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    Argentina Economy - 2002
    http://www.greekorthodoxchurch.org/wfb2002/argentina/argentina_economy.html
    SOURCE: 2002 CIA WORLD FACTBOOK

      Economy - overview Argentina benefits from rich natural resources, a highly literate population, an export-oriented agricultural sector, and a diversified industrial base. However, when President Carlos MENEM took office in 1989, the country had piled up huge external debts, inflation had reached 200% per month, and output was plummeting. To combat the economic crisis, the government embarked on a path of trade liberalization, deregulation, and privatization. In 1991, it implemented radical monetary reforms which pegged the peso to the US dollar and limited the growth in the monetary base by law to the growth in reserves. Inflation fell sharply in subsequent years. In 1995, the Mexican peso crisis produced capital flight, the loss of banking system deposits, and a severe, but short-lived, recession; a series of reforms to bolster the domestic banking system followed. Real GDP growth recovered strongly, reaching 8% in 1997. In 1998, international financial turmoil caused by Russia's problems and increasing investor anxiety over Brazil produced the highest domestic interest rates in more than three years, halving the growth rate of the economy. Conditions worsened in 1999 with GDP falling by 3%. President Fernando DE LA RUA, who took office in December 1999, sponsored tax increases and spending cuts to reduce the deficit, which had ballooned to 2.5% of GDP in 1999. Growth in 2000 was a negative 0.5%, as both domestic and foreign investors remained skeptical of the government's ability to pay debts and maintain the peso's fixed exchange rate with the US dollar. The economic situation worsened still further in 2001 with the widening of spreads on Argentine bonds, massive withdrawals from the banks, and a further decline in consumer and investor confidence. Government efforts to achieve a "zero deficit", to stabilize the banking system, and to restore economic growth proved inadequate in the face of the mounting economic problems. At the start of 2002, newly elected president Eduardo DUHALDE met with IMF officials to secure an additional $20 billion loan, but immediate action seemed unlikely. The peso's peg to the dollar was abandoned in January 2002, and the peso was floated from the dollar in February; inflation picked up rapidly.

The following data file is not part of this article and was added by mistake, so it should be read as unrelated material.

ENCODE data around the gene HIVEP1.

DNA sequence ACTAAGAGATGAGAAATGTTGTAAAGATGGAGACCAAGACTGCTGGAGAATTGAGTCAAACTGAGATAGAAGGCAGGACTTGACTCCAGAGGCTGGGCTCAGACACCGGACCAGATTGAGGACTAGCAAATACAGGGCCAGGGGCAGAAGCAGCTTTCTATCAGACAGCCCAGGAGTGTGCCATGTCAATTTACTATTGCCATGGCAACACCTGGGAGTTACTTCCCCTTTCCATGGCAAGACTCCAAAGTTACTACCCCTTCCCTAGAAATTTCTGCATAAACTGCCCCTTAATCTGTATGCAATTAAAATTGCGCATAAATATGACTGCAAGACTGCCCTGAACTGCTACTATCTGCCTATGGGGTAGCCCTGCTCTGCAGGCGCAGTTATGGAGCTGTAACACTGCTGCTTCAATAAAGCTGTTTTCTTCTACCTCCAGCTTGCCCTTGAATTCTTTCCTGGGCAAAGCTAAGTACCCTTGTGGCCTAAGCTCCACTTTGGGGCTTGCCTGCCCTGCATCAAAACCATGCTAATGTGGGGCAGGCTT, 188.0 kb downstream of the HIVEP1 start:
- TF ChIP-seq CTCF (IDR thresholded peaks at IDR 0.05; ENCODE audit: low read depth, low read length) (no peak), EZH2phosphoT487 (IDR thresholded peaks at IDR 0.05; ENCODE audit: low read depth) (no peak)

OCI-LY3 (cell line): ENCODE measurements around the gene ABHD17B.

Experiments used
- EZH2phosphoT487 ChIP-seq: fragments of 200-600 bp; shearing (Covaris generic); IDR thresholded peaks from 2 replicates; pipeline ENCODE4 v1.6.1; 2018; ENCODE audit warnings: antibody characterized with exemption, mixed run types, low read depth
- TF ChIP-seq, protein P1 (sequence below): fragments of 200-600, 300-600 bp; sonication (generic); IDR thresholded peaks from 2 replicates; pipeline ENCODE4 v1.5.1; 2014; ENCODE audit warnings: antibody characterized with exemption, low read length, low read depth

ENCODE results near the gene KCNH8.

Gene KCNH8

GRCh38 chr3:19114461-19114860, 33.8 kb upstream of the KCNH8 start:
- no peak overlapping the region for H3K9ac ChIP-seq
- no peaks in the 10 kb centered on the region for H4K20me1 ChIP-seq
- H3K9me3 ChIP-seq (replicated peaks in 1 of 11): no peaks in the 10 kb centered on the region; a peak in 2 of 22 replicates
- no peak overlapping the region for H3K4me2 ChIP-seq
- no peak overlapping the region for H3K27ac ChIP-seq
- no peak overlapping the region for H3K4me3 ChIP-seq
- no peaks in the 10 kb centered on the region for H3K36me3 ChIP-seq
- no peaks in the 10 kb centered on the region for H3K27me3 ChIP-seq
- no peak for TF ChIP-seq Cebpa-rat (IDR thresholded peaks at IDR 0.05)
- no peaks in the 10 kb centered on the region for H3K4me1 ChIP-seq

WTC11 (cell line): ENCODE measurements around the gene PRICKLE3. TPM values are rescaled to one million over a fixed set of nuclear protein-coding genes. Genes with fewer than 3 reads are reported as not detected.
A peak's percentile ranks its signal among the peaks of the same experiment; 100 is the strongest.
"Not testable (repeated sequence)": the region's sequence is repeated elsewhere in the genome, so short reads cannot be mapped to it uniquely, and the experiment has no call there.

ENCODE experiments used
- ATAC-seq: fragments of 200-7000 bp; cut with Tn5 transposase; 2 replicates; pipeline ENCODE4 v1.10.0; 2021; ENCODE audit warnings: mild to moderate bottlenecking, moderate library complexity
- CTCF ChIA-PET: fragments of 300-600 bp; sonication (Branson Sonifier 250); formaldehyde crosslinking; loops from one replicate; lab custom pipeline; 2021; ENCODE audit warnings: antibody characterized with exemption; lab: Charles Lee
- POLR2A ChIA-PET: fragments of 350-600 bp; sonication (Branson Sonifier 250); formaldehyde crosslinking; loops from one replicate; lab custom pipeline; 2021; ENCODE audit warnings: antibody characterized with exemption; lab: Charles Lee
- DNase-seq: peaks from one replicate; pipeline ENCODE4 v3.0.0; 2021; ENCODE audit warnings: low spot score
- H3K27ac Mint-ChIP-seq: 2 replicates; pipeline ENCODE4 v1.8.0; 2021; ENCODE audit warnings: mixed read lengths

GDP purchasing power parity - $453 billion (2001 est.)

      GDP - real growth rate -4.6% (2001 est.)

      GDP - per capita purchasing power parity - $12,000 (2001 est.)

      GDP - composition by sector
      agriculture: 6%
      industry: 28%
      services: 66% (2001 est.)

      Population below poverty line 37% (2001 est.)

      Household income or consumption by percentage share
      lowest 10%: NA%
      highest 10%: NA%

      Inflation rate (consumer prices) 4% (2001 est.)

      Labor force 15 million (1999)

      Labor force - by occupation agriculture NA%, industry NA%, services NA%

      Unemployment rate 25% (yearend 2001)

      Budget
      revenues: $44 billion
      expenditures: $48 billion, including capital expenditures of $NA (2000 est.)

      Industries food processing, motor vehicles, consumer durables, textiles, chemicals and petrochemicals, printing, metallurgy, steel

      Industrial production growth rate 1% (2000 est.)

      Electricity - production 82.802 billion kWh (2000)

      Electricity - production by source
      fossil fuel: 51.81%
      hydro: 40.67%
      other: 0.29% (2000)
      nuclear: 7.23%

      Electricity - consumption 80.806 billion kWh (2000)

      Electricity - exports 3.7 billion kWh (2000)

      Electricity - imports 7.5 billion kWh (2000)

      Agriculture - products sunflower seeds, lemons, soybeans, grapes, corn, tobacco, peanuts, tea, wheat; livestock

      Exports $26.5 billion (f.o.b., 2000 est.)

      Exports - commodities edible oils, fuels and energy, cereals, feed, motor vehicles

      Exports - partners Brazil 26.5%, US 11.8%, Chile 10.6%, Spain 3.5% (2000)

      Imports $23.8 billion (f.o.b., 2000 est.)

      Imports - commodities machinery and equipment, motor vehicles, chemicals, metal manufactures, plastics

      Imports - partners Brazil 25.1%, US 18.7%, Germany 5%, China 4.6% (2000)

      Debt - external $155 billion (2001 est.)

      Economic aid - recipient $10 billion (2001 est.)

      Currency Argentine peso (ARS)

      Currency code ARS

      Exchange rates Argentine pesos per US dollar - 1.33325 (January 2002), 1.000 (1997-2001); note - fixed rate pegged to the US dollar was abandoned in January 2002; peso now floats

      Fiscal year calendar year

      NOTE: The information regarding Argentina on this page is re-published from the 2002 World Fact Book of the United States Central Intelligence Agency. No claims are made regarding the accuracy of Argentina Economy 2002 information contained here. All suggestions for corrections of any errors about Argentina Economy 2002 should be addressed to the CIA.

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    Revised 30-Jan-03
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